Two weeks ago three students from MIT appeared at DEFCON in Las Vegas to present their successful hack of the Massachusetts Transit Authority’s electronic fare system–the “Charlie Card.” The MBTA went to federal court to enjoin publication of students’ presentation, claiming it would violate the Computer Fraud and Abuse Act. The court granted the injunction on August 9, only to lift it yesterday, ruling that the MBTA was not likely to succeed on its CFAA claim. Follow the story’s arc here, here, here, and here–and then read Bruce Schneier’s timely (8/7) essay from The Guardian. Schneier’s piece discusses the successful hack of the London subway’s Oyster smartcard by students from the Netherlands. The Oyster card’s maker, NXP Semiconductors, sued to prevent publication of the hack; it lost. The Oyster card uses the same chip–the “Mifare Classic”–used by Boston and other transit systems. Schneier writes “[t]he security of Mifare Classic is terrible . . . it’s kindergarten cryptography. Anyone with any security experience would be embarrassed to put his name to the design. NXP attempted to deal with this embarrassment by keeping the design secret.” In ruling against NXP the Dutch court said “[d]amage to NXP is not the result of the publication of the article but of the production and sale of a chip that appears to have shortcomings.” (Emphasis supplied)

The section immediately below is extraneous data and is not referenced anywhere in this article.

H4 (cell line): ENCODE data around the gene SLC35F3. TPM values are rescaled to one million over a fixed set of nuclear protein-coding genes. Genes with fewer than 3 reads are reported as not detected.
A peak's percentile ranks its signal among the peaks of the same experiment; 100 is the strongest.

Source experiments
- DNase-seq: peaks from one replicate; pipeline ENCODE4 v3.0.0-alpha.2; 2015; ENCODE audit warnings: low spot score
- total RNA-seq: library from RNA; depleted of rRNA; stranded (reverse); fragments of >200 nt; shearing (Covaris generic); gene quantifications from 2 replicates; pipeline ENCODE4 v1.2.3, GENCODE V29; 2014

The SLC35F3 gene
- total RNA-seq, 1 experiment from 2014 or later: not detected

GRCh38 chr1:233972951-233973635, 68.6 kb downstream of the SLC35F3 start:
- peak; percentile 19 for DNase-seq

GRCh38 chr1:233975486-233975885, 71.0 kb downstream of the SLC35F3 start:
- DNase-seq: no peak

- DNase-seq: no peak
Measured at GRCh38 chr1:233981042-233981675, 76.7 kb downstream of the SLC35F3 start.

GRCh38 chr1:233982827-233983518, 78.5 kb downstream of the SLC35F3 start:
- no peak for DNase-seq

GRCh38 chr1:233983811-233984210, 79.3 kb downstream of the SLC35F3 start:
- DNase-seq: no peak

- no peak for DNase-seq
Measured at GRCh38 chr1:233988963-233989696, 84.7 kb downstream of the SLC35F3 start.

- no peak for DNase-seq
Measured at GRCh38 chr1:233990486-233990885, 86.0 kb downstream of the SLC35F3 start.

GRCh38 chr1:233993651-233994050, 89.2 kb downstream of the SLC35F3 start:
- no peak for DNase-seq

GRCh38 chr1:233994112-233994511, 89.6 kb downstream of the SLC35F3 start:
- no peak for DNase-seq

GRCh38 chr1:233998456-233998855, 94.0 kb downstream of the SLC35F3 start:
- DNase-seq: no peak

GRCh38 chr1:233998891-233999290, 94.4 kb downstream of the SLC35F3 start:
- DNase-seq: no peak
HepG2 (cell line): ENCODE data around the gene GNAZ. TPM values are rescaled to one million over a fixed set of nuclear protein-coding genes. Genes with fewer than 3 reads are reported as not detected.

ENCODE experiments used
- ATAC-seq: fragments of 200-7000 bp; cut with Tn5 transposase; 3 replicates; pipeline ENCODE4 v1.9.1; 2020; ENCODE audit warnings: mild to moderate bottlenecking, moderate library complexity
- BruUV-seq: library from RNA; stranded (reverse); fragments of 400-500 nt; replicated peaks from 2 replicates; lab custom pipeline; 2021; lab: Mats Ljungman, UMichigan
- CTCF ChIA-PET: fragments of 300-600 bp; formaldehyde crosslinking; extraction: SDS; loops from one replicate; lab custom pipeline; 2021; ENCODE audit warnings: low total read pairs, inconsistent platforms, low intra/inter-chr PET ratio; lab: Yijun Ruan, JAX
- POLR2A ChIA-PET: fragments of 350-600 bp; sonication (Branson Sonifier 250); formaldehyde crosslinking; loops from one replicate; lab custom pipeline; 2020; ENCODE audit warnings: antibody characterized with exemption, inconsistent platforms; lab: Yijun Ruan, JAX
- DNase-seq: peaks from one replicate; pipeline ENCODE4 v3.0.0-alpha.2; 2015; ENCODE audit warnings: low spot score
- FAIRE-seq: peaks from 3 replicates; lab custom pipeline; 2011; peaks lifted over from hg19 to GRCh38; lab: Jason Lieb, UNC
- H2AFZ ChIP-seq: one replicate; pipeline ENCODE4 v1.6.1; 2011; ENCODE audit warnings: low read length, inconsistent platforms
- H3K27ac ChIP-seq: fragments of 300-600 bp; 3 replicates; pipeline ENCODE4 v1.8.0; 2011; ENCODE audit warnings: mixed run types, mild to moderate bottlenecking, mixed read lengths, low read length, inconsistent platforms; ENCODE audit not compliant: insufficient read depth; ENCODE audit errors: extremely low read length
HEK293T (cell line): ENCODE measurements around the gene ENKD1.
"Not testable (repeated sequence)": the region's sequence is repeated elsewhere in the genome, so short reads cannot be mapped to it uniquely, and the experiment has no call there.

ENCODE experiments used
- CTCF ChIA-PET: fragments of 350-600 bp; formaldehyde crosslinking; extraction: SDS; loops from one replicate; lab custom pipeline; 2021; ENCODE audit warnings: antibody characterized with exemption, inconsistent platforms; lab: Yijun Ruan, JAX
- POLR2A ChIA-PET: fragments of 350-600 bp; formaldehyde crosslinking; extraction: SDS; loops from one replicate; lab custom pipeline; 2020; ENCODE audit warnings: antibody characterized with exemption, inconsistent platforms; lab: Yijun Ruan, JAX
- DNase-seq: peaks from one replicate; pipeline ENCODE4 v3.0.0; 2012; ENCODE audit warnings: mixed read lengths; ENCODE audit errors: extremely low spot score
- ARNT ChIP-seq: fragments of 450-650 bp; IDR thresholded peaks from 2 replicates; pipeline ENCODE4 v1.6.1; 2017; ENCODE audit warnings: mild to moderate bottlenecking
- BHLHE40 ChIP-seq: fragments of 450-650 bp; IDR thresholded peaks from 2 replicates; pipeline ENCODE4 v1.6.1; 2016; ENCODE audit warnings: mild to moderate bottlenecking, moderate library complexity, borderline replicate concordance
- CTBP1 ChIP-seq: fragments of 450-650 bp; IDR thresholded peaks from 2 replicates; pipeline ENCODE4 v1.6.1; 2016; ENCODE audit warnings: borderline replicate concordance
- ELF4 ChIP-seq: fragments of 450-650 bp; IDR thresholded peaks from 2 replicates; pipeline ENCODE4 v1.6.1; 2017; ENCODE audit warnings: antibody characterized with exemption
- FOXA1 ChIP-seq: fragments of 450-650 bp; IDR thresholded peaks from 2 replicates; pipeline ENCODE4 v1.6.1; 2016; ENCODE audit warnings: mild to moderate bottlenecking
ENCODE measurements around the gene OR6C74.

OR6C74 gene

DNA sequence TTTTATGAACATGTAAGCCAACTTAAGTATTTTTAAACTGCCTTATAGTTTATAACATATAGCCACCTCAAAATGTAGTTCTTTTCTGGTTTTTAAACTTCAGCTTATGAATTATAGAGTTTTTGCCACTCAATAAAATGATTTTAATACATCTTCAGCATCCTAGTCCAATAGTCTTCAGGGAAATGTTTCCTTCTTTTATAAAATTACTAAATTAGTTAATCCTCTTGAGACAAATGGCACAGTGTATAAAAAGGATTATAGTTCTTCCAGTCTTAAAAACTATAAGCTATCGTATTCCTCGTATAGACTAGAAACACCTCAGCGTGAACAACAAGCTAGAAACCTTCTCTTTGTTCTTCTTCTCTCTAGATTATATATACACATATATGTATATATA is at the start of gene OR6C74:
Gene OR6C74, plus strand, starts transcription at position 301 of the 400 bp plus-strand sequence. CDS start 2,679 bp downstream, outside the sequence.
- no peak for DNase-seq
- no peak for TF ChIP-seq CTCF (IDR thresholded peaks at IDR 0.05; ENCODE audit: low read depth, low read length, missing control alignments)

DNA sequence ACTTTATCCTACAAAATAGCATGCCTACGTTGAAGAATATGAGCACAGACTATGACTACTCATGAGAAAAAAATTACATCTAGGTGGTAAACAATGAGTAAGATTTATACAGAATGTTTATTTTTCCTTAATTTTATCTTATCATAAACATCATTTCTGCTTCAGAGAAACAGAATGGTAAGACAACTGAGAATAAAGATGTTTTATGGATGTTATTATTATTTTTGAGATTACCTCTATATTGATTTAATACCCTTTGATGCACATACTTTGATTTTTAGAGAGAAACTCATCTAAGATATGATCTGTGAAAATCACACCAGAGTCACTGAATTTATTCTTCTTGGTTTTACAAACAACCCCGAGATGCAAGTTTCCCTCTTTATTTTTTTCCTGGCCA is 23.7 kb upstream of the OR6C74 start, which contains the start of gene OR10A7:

These two cases follow a familiar pattern: Company A does a crap job designing or delivering a good or service to Company B; someone blows the the whistle on Company A’s mis- or malfeasance; Company B blames the whistleblower for leaking news of flaw instead of blaming Company A for its lousy performance. Here the Dutch court got it right, and the U.S. court is heading in the right direction.